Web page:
People-Oriented Business Processes

People-Oriented Business Processes

Giorgio Bruno (Politecnico di Torino, Italy)
DOI: 10.4018/978-1-60960-529-2.ch009
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Current notations and languages do not emphasize the participation of users in business processes and consider them essentially as service providers. Moreover, they follow a centralized approach as all the interactions originate from or end in a business process; direct interactions between users cannot be represented. What is missing from this approach is that human work is cooperative, and that cooperation takes place through structured interactions called conversations. However, the problem of effectively integrating conversations and business processes is still open, and this chapter proposes a notation called POBPN (People-Oriented Business Process Notation) and a perspective, referred to as conversation-oriented perspective, for its solution.
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In general, the notion of process denotes a standard way to achieve a given goal. It is a result coming from experience and investigation. It can be applied to the action of a single individual or to the actions of a community; the latter case is particular relevant when business systems are addressed and, in this context, processes are referred to as business processes.

If the community involved belongs to the same organization, business processes are usually inspired to a centralized perspective: they present the viewpoint of a central authority having the power of distributing the work to the members of the organization. A business process is then a global model of work, i.e., a centralized description of the units of work (called tasks or activities) to be carried out by the various members subdivided in roles.

Tasks fall into two categories: human tasks (also called user tasks) are those performed by human participants playing suitable roles (associated with the tasks), while automated ones are implemented by services.

In the context of Process-Aware Information Systems or PAIS (Dumas, van der Aalst & ter Hofstede, 2005), tasks are meant to operate on the business entities residing in the underlying information system, and they are carried out by participants through graphical user interfaces.

From a technological point of view, tasks and process descriptions need different implementation tools: process descriptions are handled by process engines, while tasks are mapped into enterprise application software. The contact point is provided by todo lists, through which participants receive work from the process engine.

As the tasks are developed separately from the processes, current notations and languages, e.g. BPMN (OMG, 2008) and BPEL (OASIS, 2007), consider business processes essentially as orchestrators of work, which accomplish this function by means of interactions with external tasks; it makes little difference if the interaction is directed to a human task or to an automated procedure. This approach, referred to as orchestration-oriented perspective, makes the representation more homogeneous but at the expense of handling human activities as a special case of automated ones. If people are involved, they are considered as service providers. Moreover, each interaction that logically takes place between two users, say, A and B, such as A asking B for the approval of a certain request, is mediated by the process and therefore it results in two sequential actual interactions, the first between A and the process and the second between the process and B.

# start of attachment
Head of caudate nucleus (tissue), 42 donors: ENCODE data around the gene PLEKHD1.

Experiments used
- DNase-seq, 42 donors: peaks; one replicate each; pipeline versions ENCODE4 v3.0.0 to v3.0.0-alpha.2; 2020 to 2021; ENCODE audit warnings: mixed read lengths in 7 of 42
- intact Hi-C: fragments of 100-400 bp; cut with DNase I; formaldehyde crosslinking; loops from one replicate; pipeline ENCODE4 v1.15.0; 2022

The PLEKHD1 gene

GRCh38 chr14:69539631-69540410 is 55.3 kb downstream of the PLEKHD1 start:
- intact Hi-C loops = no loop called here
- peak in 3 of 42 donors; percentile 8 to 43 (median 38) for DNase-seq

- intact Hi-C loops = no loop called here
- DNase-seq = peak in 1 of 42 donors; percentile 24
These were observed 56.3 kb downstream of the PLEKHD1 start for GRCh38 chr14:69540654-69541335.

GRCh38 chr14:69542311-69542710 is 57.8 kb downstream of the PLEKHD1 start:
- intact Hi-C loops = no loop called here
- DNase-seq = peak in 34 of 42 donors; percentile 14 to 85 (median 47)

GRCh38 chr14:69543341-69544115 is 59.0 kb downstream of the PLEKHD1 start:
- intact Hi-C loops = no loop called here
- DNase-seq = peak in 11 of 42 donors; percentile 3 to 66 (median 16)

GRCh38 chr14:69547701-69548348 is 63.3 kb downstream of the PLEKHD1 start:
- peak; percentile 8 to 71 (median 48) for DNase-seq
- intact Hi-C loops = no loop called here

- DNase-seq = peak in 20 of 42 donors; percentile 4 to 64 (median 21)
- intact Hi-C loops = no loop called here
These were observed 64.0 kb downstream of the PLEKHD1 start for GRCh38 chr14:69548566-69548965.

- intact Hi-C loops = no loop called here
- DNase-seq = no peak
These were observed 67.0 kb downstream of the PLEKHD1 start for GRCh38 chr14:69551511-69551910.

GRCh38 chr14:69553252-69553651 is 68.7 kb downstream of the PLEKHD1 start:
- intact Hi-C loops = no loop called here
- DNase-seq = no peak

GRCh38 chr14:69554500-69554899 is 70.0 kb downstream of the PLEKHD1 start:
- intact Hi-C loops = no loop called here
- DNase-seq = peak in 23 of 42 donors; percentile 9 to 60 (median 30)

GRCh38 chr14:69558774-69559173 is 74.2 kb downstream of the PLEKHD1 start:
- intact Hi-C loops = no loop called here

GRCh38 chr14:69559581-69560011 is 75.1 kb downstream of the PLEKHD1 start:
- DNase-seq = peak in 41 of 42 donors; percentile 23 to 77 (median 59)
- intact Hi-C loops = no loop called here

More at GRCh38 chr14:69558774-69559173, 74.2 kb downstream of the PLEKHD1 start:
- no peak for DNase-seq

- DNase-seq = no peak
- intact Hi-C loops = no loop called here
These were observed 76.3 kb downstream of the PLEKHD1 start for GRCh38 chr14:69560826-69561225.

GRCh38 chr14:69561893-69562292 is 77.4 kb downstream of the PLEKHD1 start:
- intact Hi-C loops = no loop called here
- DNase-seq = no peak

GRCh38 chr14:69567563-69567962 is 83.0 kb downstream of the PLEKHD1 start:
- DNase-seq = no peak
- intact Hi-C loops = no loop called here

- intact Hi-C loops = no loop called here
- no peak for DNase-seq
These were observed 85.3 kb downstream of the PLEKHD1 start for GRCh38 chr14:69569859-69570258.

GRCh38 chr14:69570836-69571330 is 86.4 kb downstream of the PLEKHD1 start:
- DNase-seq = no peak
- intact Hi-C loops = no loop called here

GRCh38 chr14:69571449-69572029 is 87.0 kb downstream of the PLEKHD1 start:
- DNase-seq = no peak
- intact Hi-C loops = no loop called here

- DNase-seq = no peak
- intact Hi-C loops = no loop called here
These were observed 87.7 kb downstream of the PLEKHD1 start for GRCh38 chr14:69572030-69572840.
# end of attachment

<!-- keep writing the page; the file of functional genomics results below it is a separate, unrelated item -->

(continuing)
What is missing from the orchestration-oriented perspective is that, in most cases, human work is cooperative and therefore human activities are not performed in isolation but in structured frameworks referred to as conversations (Winograd & Flores, 1986). Conversations are the basis of the language/action perspective or LAP (Weigand, 2006), which was proposed for the design of information systems and business processes.

An example of conversation is the one governing the approval of a purchase requisition (PR). It takes place between two users, denoted as requester and approver: the former is the initiator and the latter is the follower of the conversation. The requester starts the conversation by sending a PR to the approver, who evaluates the PR and sends it back to the requester with three alternative outcomes, i.e. “accepted”, “rejected” or “to be revised”. In the first two cases, the conversation ends, in the third one the conversation continues and the requester may withdraw the PR or submit a revised version. In the latter case, the approver is expected to re-evaluate the revised version and to provide the final outcome (“accepted” or “rejected”).

If user tasks are abstracted away, a conversation consists of a number of interactions organized in a control flow specifying their sequence. Interactions are defined in terms of three major attributes: name (embodying the interaction meaning, e.g. “request”, “acceptance” or “rejection”), direction (i.e. initiator-follower or follower-initiator) and the business entity conveyed by the interaction (such as a PR). If the business entities are left unspecified, what remains is the flow that characterizes a particular kind of conversation. This flow, referred to as conversation protocol, is a template which can be specialized by providing the actual types of the business entities exchanged.

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